WordPress simplifies the creation, customization, and content management for sites, but it's also a growing target for malicious attackers. Bots often crawl search pages for WordPress sites, automatically discovering their login page and try default email and password combinations. As a result, it's very important to secure WordPress even if you're just a small fish in the ocean of web content.

The WordPress development team takes a lot of the burden from users when it comes to WordPress security, publishing regular patches and running a responsible disclosure program. However, with thousands of themes, plugins, and custom setups out there, it's impossible for them to account for every configuration.

As a result, it's worth doing what you can to secure WordPress on a personal level, whether its basic tips like minimizing the number of plug-ins you install or the more advanced ones we'll cover below. By the end of this guide, you should have a better understanding of how to secure a WordPress site from hackers to prevent data or customer loss.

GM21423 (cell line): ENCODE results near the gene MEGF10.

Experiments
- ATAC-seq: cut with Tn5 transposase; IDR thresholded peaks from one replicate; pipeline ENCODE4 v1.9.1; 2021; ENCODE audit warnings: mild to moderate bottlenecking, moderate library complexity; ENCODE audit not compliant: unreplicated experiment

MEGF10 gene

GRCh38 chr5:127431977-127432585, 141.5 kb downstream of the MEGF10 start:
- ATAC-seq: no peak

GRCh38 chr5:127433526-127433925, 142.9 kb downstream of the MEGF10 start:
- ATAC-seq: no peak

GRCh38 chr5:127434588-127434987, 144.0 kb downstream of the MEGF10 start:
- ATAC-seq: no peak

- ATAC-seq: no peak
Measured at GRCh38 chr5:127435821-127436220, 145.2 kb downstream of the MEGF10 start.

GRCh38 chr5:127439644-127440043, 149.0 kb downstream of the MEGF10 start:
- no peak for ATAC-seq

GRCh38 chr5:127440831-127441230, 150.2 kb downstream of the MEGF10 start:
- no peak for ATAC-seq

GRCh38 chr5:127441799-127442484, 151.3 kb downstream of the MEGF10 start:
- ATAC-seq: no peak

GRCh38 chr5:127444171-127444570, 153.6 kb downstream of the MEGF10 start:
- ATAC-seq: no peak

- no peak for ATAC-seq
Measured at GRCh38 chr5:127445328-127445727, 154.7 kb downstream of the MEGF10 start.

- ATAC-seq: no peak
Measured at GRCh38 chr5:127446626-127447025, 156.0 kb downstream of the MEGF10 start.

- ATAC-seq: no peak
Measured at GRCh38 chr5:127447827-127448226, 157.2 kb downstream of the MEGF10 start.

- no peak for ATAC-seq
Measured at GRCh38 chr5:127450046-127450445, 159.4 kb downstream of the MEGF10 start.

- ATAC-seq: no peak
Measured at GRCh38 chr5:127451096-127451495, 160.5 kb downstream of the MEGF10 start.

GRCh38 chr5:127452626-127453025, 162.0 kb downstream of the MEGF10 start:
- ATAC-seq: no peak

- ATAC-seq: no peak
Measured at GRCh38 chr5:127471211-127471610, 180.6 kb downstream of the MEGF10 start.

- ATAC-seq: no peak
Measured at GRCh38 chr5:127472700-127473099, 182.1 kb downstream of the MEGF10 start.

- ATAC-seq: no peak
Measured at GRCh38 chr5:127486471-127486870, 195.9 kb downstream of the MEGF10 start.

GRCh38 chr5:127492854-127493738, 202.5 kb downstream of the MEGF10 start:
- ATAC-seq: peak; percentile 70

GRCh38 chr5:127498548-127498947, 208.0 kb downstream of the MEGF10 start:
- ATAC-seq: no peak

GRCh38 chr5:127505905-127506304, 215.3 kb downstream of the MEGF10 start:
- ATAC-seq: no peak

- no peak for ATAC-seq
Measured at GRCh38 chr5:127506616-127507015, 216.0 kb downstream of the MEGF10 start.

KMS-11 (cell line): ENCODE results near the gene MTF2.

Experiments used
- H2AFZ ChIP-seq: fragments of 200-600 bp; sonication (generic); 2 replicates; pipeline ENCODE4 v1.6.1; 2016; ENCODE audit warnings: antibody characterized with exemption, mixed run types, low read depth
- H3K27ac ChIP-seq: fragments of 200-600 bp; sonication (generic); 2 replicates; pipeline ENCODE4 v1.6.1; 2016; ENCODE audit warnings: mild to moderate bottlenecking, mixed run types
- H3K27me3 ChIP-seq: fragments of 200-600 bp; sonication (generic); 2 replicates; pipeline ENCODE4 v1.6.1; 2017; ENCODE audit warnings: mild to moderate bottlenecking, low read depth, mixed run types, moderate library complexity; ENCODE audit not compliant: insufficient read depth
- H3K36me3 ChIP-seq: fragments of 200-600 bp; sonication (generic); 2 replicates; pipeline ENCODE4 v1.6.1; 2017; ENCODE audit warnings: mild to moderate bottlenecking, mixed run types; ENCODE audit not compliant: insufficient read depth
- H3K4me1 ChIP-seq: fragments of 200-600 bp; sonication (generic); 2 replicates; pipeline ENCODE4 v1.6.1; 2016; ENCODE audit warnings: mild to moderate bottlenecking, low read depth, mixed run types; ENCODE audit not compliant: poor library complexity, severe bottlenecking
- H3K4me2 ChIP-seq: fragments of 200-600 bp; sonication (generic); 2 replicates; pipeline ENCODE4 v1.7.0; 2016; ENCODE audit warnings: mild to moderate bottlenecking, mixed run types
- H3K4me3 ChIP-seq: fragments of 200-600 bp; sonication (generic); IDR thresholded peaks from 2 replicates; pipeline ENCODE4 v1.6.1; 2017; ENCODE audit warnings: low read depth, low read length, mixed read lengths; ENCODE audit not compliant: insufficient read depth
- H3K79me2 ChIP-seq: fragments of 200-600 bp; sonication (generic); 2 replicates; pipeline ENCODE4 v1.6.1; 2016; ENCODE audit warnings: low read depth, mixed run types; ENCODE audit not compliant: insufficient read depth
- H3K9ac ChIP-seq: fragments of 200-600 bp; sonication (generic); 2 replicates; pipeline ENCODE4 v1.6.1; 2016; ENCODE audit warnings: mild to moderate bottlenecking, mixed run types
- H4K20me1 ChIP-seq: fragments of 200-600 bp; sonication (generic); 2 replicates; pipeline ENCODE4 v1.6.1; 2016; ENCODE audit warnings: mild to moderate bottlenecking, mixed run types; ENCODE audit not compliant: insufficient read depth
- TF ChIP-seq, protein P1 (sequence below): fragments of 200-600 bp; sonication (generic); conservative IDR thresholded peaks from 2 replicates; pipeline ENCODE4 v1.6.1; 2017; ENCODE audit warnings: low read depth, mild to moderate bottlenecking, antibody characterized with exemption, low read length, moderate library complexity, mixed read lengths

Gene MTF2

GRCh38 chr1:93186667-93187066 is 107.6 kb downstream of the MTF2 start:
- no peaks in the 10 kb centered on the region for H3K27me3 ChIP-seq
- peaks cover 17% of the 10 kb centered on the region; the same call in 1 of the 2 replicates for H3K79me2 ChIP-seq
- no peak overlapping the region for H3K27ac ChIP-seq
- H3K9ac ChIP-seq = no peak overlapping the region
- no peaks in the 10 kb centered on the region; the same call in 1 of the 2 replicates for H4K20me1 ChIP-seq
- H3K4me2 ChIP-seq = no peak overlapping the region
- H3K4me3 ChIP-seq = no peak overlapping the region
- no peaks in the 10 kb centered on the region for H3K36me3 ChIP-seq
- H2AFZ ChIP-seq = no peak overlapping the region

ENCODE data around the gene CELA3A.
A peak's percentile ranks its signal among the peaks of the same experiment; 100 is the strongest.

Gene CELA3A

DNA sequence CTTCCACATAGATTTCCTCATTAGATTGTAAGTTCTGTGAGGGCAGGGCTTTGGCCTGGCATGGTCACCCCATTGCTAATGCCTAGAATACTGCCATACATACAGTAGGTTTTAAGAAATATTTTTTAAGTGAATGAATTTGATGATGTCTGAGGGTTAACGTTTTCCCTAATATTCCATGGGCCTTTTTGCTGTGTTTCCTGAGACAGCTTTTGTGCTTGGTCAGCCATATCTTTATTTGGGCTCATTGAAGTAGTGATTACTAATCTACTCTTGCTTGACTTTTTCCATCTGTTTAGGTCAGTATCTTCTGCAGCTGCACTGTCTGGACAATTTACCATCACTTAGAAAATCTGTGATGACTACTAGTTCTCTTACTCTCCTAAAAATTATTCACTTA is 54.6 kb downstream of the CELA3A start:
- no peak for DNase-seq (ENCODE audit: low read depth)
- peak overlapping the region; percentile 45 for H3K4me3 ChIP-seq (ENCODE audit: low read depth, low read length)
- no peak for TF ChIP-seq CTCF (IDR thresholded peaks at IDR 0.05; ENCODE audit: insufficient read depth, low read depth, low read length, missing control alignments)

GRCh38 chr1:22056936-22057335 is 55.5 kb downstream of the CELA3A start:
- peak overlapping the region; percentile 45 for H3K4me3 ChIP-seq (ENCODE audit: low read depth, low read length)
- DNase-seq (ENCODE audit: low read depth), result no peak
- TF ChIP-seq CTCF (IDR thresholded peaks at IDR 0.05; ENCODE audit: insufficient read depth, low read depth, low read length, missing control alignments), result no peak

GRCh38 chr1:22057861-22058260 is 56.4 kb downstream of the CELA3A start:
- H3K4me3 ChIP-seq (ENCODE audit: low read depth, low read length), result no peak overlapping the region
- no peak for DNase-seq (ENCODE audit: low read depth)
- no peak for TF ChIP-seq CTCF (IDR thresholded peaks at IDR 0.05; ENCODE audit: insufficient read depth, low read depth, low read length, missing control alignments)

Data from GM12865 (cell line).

Protect Against Brute Force Attacks

As mentioned earlier, automated attacks on websites are becoming increasingly common. A 2017 study at the University of Maryland estimated a new attack occurs every 39 seconds on average. On WordPress sites, attackers tend to try what is referred to as a brute force attack – trying hundreds or thousands of username and password combinations on your WordPress login page until they find one that works.

Brute force attacks are often based on default username and password combinations, lists of accounts from other services, and dictionaries. As a result, you can protect yourself a lot with a unique, secure password, but limiting the number of times someone can attempt a login can make it near-impossible in combination.

The good news is that this functionality is available via several popular WordPress security plugins. Limit Login Attempts Reloaded has over a million downloads and is a particularly strong candidate due to its customizability and compliance with GDPR.